Those responsible will not own up, Khamenei said, but the attack “has been carried out by the planning or support of CIA and Mossad [spy] services, like all other crimes of the network of international state terrorism.”

Khamenei ended his message of condolence with a warning: “We shall persist in punishing the perpetrators of this crime, as well those supporting them behind the scenes.”

Iran’s President Mahmoud Ahmadinejad sent his condolences Friday to the families of Roshan and his driver, who also died following the attack, the state-run IRNA news agency reported. He pointed the finger at “agents of imperialism and international Zionism,” a reference to Israel.

Other Iranian officials also blamed the killings on Israel and the United States, both of which have accused Tehran of pursuing a nuclear bomb — a claim it denies.

U.S. Secretary of State Hillary Clinton “categorically” denied any role in the attacks, but urged Iran to halt its quest for a nuclear bomb.

Defense Secretary Leon Panetta reiterated that message Thursday, telling troops in Texas: “We were not involved in any way — in any way — with regards to the assassination that took place there.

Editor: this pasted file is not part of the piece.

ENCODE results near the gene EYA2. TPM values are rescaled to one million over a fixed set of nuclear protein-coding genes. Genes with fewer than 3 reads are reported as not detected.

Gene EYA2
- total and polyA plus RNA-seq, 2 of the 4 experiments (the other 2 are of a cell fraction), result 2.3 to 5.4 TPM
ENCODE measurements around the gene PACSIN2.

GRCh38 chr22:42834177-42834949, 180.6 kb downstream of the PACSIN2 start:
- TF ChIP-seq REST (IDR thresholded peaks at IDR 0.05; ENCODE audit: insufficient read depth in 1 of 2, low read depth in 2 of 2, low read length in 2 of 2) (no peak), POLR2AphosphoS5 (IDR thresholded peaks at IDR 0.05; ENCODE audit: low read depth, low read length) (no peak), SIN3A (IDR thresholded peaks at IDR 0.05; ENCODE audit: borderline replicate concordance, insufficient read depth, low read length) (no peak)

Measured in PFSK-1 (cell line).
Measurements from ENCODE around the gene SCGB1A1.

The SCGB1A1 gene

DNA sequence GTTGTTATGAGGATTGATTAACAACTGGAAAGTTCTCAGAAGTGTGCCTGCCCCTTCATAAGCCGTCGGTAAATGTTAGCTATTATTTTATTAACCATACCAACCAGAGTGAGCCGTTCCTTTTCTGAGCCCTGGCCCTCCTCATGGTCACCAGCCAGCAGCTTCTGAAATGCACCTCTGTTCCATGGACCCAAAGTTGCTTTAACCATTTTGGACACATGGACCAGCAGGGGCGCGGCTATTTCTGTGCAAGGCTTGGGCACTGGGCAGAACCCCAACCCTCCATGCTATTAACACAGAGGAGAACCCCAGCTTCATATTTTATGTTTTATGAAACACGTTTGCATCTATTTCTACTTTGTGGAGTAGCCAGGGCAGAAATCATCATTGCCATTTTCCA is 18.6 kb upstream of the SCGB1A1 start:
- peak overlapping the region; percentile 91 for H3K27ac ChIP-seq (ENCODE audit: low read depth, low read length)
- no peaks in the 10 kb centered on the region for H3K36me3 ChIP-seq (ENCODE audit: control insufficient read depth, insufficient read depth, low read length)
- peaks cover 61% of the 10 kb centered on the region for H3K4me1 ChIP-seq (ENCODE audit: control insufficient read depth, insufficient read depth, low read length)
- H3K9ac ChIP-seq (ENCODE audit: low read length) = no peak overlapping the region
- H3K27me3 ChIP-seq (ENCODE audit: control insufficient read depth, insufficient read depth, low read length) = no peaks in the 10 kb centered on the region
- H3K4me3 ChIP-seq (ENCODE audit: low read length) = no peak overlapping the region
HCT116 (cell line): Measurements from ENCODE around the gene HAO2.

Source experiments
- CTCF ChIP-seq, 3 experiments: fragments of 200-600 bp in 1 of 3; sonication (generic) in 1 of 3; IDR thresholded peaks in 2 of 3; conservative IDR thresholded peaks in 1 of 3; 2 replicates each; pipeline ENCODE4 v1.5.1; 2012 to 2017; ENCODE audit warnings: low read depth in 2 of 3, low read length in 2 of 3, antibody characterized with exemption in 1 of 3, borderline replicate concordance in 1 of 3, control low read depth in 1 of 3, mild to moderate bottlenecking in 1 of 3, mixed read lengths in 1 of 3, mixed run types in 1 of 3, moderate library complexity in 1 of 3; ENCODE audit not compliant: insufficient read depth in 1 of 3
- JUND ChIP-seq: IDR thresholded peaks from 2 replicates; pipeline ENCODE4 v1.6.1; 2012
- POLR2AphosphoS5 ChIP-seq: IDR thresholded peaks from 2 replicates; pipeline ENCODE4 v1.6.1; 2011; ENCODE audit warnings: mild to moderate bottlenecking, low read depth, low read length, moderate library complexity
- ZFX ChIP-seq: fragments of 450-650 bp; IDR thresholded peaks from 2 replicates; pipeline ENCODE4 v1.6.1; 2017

“I’m not sure who was involved, we have some ideas as to who might be involved… but I can tell you one thing: the United States was not involved in that kind of effort, that’s not what the United States does.”

Brig. Gen. Yoav Mordechai, a spokesman for the Israel Defense Forces, said on his Facebook page Wednesday: “I have no idea who targeted the Iranian scientist but I certainly don’t shed a tear.”

Meanwhile, a newspaper aligned with Khamenei called Thursday for the Islamic republic to respond in kind to the killings of its nuclear scientists, suggesting Israeli officials could be targeted.

The editor of Tehran daily Kayhan, considered the organ of Khamenei’s supporters, questioned why Iran should not “exercise its legal right to retaliate.”

Mohammad Khazaee, Iran’s ambassador to the United Nations, said the assassinations of scientists were intended to deprive Iranians of the right to peaceful nuclear energy.

“We believe that these terrorist attacks are supported by some elements — especially within the Israeli regime as well as some quarters around the world,” he said.

Iran says its nuclear program is aimed at producing civilian energy, not weapons. But it has rebuffed international demands to halt its enrichment of uranium, and the International Atomic Energy Agency says it has credible evidence that Iran has conducted weapons-related research.

The IAEA, which serves as the U.N. nuclear watchdog, reported in November that it can no longer verify that the Iranian nuclear program remains peaceful.

The scientist’s death comes as Western powers and Japan are tightening the screws on Tehran.